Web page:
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Fossier Pink Champagne Biscuits (Biscuits de Rose De Reims)

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eleny Donating Member (1000+ posts) Send PM | Profile | Ignore Mon Feb-19-07 11:22 PM
Original message
Fossier Pink Champagne Biscuits (Biscuits de Rose De Reims)
I love reading art blogs. A watercolorist painted the pink champagne biscuits http://parisbreakfasts.blogspot.com/2006_12_01_archive.... that Fossier of Reims has been baking for centuries. http://www.fossier.fr /

It's a twice baked biscuit that's supposed to taste like a hard sponge cake and you dip it in champagne or red wine to enjoy it. I was fascinated since the baking is a delicate process. If you overbake, the pink color disappears.

Every so often I'd hunt around the net for a recipe. Last night I came across a recipe that's supposed to replicate the original. Although the original may have called for cochineal to achieve the pink color. That's according to a cook with a lovely blog, Le Tartine Gourmande. http://www.beaskitchen.com/blog/2006/12/15/christmas-de... /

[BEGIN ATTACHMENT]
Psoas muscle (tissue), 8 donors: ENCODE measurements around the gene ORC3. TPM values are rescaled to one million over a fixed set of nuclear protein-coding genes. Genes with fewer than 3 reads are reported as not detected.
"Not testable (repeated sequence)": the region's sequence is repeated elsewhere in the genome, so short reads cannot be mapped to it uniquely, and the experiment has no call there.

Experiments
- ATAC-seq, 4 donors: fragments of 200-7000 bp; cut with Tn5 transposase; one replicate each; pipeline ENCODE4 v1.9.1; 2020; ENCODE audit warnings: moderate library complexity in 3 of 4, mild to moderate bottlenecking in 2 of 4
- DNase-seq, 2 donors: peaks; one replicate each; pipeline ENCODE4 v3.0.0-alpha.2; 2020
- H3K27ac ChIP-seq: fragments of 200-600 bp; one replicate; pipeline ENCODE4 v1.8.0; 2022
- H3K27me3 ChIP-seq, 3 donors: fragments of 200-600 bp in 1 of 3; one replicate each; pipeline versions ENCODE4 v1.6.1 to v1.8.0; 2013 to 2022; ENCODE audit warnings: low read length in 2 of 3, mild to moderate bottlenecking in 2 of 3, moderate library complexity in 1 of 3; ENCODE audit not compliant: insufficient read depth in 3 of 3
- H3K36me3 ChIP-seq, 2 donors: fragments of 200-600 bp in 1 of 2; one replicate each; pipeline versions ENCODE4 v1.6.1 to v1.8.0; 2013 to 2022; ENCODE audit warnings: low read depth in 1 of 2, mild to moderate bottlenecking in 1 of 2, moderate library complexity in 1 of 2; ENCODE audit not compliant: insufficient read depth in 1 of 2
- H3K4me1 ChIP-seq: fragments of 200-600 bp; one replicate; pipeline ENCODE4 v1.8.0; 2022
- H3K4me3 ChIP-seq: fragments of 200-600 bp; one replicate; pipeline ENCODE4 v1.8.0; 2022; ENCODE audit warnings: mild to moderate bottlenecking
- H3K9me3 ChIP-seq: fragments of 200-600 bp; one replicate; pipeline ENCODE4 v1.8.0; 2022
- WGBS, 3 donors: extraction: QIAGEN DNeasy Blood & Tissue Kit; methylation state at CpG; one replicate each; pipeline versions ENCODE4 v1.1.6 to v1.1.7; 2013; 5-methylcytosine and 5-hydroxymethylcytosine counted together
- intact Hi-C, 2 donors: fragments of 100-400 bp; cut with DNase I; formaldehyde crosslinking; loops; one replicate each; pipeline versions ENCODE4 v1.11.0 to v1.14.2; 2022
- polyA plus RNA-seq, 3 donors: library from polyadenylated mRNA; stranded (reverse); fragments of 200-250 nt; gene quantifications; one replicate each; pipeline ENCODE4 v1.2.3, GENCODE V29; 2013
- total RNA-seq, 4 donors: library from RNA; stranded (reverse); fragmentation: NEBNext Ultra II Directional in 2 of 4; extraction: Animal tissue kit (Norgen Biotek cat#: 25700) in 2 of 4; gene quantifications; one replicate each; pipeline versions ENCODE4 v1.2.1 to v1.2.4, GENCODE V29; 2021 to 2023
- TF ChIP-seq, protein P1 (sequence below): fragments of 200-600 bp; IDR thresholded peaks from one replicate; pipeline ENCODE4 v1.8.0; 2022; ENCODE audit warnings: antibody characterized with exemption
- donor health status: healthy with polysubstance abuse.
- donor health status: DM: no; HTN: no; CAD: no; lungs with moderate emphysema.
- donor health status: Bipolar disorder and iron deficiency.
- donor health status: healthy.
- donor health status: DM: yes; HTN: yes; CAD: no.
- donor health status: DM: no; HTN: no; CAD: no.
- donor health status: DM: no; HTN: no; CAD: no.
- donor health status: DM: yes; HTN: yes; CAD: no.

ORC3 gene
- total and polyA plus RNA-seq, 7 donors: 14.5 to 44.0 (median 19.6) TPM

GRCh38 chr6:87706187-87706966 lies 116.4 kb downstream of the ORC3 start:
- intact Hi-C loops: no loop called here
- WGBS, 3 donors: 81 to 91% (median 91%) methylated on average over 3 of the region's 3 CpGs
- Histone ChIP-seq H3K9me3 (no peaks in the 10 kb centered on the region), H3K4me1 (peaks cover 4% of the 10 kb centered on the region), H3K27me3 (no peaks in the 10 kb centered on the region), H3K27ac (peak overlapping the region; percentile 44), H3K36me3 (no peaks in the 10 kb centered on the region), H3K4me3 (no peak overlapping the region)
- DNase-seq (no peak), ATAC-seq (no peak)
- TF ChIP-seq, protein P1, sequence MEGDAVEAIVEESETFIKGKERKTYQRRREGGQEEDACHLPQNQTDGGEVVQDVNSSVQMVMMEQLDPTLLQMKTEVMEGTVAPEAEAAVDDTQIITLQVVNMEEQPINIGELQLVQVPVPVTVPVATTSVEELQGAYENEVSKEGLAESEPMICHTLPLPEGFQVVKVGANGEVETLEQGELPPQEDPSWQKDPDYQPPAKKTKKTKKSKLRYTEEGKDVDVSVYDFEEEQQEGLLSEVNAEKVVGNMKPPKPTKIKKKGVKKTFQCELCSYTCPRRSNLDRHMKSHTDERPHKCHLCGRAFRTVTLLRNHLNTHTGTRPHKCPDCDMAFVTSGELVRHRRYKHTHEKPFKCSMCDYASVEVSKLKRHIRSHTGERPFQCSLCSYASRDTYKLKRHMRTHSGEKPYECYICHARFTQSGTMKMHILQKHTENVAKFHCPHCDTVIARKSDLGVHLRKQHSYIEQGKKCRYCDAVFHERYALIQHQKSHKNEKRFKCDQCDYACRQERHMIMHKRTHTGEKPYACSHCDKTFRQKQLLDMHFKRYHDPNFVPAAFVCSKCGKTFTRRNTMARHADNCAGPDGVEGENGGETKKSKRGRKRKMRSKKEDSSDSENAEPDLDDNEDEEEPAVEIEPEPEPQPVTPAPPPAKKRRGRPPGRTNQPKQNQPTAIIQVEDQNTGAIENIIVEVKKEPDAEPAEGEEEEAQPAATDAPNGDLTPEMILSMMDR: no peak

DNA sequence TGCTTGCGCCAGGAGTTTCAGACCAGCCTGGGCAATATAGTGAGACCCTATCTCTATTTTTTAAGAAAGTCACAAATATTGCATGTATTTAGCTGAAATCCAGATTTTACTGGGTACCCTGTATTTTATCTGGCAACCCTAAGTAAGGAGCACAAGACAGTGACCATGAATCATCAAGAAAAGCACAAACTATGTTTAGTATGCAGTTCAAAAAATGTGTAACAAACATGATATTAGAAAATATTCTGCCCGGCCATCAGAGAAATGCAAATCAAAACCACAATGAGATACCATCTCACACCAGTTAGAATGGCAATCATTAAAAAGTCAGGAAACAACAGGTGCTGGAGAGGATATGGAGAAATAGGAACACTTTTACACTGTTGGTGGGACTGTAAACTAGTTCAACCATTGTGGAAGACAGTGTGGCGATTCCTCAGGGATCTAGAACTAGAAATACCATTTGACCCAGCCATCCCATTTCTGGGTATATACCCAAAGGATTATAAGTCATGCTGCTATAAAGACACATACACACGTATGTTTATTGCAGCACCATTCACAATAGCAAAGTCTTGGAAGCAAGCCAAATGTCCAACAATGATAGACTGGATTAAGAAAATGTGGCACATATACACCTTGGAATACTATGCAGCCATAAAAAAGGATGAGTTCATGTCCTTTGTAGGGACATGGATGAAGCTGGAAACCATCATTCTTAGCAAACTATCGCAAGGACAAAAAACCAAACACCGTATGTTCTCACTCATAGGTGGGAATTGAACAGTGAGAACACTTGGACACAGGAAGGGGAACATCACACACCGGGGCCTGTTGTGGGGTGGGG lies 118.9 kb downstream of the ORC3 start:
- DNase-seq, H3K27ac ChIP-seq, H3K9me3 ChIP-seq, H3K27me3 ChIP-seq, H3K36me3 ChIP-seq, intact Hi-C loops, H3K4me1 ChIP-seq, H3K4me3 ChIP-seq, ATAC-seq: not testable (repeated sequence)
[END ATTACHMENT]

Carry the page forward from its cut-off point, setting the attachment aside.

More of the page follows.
The biscuits can be ordered via the net but I want to make some. Anyhow, here's the recipe. It's like making biscotti:

"Pink Champagne Biscuits (Biscuits de Rose De Reims)

Someone gave me this recipe claiming it's the original one from Versailles.
He says part of the unique flavor once stemmed from the natural red coloring, derived from rose petals.

4 large eggs, separated
1 tbsp pure vanilla extract
1/2 tsp red liquid food coloring
1/4 tsp almond extract
1/8 tsp Fiore di Sicilia or 1/4 tsp plain orange extract
2 cups granulated sugar, preferably superfine
1 cup (about 6 oz) finely ground blanched almonds
1 tbsp plain baking cocoa
2 cups unleavened pastry flour

In large mixing bowl, beat egg whites until stiff to remove excess water.
Beat in yolks, food coloring, and flavorings until smooth. Beat in sugar a
half cup at a time until dissolved; if too grainy, let stand 15 minutes and
beat briefly again. Add almonds and cocoa; stir until well incorporated.
Stir in flour a cup at a time until just smooth.

Preheat oven to 300-325 degree F. and grease and flour two 9-inch square
pan. Spread batter in the bottom of each about 1/4" thick. Bake until set
but not brown, about 20 mins. (Any browning will destroy the delicate pink
color.) Cool and cut into rectangles. Repeat with remaining batter.

Preheat oven to 150 F. and toast cookies until hard and dry, about 40 min.
Again, do not brown. Serve like the Italian biscotti, but with champagne.

Source: Epicurious / Kamille coffaro"
http://www.recipelink.com/mf/3/8100

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The empressof all Donating Member (1000+ posts) Send PM | Profile | Ignore Mon Feb-19-07 11:31 PM
Response to Original message
1. Gosh this brought back memories
I lived in Reims for a while when I was a teen. I think these are over-rated but I'll be interested in hearing how they turn out for you.